I just wanted to change the pace for a moment and get away from all the B.S. that is happening around the worLd and let you take apeekk into my family just for bit. If you wonder how it all started, take a good look at he man on the left, that is my father James"Jim" W. Parker with me at age 6, with the Midland Police Department. Dad began his career in 1958 serving the public for 39 years. When leaving the military shortly after the Korean War, Dad returned to the Rio Grande Valley, and found a job as a salesman with "Bledsoe Music Store," selling pianos, he worked there for a couple of years before making the switch to Law Enforcement in 1957. He applied for and went to work for the Harlingen Police Department. I was six at the time and I remember it as clearly as if it was yesterday. One memory I recall was when he would come home for lunch, he would crank up the siren, his notice to me that he was home for lunch and to scamper home if I wanted to see him. I ran as fast as my two little legs would carry me. I would run and dad would be standing in the front yard waiting for me to appear. As I rounded the corner I would run straight to him and make the leap of faith, right into his wide open arms. He would swing me around in circles making me dizzy. I think I am still affected by the spins, because I have been accused of being a little dizzy to this date. I can't remember exactly when, but dad excepted a job with the Midland Police Department. I want to say it was latter part of the year of 1958, because all I could remember was it was snowing like crazy when we moved to our little house on Kentucky street. I also remember the school was only two blocks away, so I had to hoof it everyday. During the summer, my Granny who lived in Abilene came to visit us. "Granny" as I so fondly called her, would spoil me, so the rumor was. The one thing that I remember my Granny for was she made a police uniform, exactly, and I mean exactly like my dad's uniform. The uniform was made out of one of my dad's uniform. When I first saw what she made, my head swelled as big as the biggest melon. I had the police hat, a real Midland P.D. issued badge, a hand tooled leather "Sam Browne" with a holster a cap pistol, the belt keepers and handcuff case. Unknown to me, my dad had sought and received permission from the Chief of Police to make me the police department mascot, so I was told. My privileges were I could hang out around the squad room, sometimes, if the jail was empty, I could go and visit the jailer. I got to ride in the Police units, just to go get donuts however. I also would wear my uniform to school! Yes to school, and I would be ticked off if I was not allowed to wear my uniform everyday, but my mom would control how often I could wear it. Finally it went to my head just a little to much when one day, I was going to "ARREST' a classmate for something stupid. Guess what, That was the last day, I wore my uniform to school to say the least, in addition, my dad sorta busted my butt, just as a reminder that my behavior was out of line. He was good at that you know.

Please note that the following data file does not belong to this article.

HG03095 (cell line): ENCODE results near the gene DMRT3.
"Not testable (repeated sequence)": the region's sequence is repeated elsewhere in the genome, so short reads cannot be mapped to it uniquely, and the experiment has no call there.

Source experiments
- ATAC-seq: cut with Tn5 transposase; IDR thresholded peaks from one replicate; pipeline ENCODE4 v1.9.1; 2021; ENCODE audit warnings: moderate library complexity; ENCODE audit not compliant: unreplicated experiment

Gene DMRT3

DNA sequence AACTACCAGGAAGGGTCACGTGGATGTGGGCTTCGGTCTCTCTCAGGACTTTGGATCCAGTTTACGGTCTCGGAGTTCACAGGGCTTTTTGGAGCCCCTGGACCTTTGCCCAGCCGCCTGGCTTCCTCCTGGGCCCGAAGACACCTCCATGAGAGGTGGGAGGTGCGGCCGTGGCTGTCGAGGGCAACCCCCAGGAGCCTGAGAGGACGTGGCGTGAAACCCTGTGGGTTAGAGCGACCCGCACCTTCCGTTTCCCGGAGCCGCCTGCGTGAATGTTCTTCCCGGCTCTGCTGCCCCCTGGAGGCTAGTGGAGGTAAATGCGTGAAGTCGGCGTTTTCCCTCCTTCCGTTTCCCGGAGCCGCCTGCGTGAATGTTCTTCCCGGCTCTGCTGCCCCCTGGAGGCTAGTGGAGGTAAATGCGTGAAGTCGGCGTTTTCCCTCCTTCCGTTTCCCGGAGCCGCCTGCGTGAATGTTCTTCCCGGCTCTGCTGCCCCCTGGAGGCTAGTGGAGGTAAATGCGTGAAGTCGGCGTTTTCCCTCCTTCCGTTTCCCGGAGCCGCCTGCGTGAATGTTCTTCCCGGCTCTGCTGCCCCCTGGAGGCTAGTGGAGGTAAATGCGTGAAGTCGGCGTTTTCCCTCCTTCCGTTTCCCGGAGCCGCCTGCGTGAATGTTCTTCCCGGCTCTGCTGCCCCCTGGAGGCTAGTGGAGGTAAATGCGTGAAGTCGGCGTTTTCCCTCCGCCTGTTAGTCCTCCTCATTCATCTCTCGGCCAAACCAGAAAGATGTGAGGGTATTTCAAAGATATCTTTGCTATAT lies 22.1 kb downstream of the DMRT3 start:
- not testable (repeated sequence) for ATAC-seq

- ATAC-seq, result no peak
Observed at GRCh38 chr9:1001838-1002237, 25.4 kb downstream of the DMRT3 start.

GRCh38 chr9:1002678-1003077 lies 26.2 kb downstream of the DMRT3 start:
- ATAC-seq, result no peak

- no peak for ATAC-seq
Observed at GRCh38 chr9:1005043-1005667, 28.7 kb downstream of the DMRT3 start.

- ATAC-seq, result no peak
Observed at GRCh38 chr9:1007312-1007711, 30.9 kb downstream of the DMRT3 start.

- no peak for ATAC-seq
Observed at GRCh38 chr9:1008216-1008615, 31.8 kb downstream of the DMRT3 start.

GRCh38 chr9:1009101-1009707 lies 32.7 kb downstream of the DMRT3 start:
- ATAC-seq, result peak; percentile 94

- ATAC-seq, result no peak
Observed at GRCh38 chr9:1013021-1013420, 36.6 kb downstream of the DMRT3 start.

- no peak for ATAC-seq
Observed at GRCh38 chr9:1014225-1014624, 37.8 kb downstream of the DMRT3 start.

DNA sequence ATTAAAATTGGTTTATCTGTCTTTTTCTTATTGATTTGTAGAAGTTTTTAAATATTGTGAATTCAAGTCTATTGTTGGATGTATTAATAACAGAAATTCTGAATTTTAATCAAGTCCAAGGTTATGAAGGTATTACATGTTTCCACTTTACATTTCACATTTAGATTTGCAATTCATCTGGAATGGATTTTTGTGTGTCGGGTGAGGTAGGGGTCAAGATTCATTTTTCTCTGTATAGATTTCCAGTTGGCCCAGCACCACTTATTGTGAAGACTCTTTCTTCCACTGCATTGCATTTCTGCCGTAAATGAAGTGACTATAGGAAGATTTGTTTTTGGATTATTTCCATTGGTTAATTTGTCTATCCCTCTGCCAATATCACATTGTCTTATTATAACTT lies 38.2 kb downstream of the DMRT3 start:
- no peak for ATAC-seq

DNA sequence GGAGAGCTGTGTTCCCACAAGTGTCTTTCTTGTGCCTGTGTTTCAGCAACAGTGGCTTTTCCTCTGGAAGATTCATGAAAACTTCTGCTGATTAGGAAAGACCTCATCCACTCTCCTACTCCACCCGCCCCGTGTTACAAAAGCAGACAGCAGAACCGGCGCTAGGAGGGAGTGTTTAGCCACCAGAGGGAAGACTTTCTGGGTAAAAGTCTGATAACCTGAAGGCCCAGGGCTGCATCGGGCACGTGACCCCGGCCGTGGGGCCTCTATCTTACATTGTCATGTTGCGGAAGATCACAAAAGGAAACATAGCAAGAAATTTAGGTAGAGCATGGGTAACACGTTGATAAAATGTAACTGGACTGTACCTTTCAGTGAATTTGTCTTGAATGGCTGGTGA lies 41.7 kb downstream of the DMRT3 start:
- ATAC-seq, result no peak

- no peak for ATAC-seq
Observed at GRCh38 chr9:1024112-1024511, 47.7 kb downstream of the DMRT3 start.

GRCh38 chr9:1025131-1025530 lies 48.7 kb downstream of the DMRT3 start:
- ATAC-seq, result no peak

Shady and Justin
McAllen Police Department
So when anyone ever ask me why I got into law enforcement, I said I had no choice, it was in my blood, I loved the work, and I loved the people associated with the profession. So why in the world people asked me, why did you work 14 years for the rail road instead of being a police officer. The answer was "my dad did not allow me to be an officer." First off he said, you WILL get your education, plus there is absolutely NO money in law enforcement." (right again) I worked part time for the railroad, went to college for 2 years. Well to say one thing, the money on the railroad was great, so I left school and went to work full time for Missouri Pacific Railroad as a brakeman. In 1972 I changed over from brakeman and became a "locomotive engineer trainee." The "old heads" as they were known on the railroad started retiring at a rapid pace, so Missouri Pacific came up with a quick solution in those days. A 6 month training program. (another story for another time). The bottom line was I went through the program, took my final examination in Little Rock Arkansas, and was promoted to Locomotive Engineer in 1973 at the age of 21, very young to be driving a choo-choo train. I was an engineer for 14 years or so, but the call of the "Cop" was getting louder and louder and greater than my love for the railroad. . Every time I would see a highway patrol unit go driving by, I wanted to be in the front seat going with them. My wife knew of my desire to be a police officer, but my loyalty to my family came first. One day in conversation she told me that the McAllen Police Department was hiring and giving the entrance test. They had 15 vacancies to fill. My wife encouraged me to go take the test. I drove to McAllen and took the test. After the testing period I was notified that I had passed. The complete hiring process took about 6 months, the final stage was the oral board, I passed it and was hired. 26 years later I had to step down from a job, that I love dearly, a job I respect and honor. Now my son has started his career in law enforcement, following his Grand Dad, me, and his uncle into a very noble and honorable profession, I hope he enjoys it as much as I have. So far he is into his into his sixth year, so I guess he likes it. Like I told him, you will never get rich, but the life and satisfaction of public service is one that will make you proud. My dad passed away and I know that he is watching down on his grandson, keeping an eye on him. I know that Dad is proud of his two sons and grandsons who proudly carried on the tradition.
The tradition continues.
So until the next time........I will see you at the cross roads, God Bless You and may God Bless America.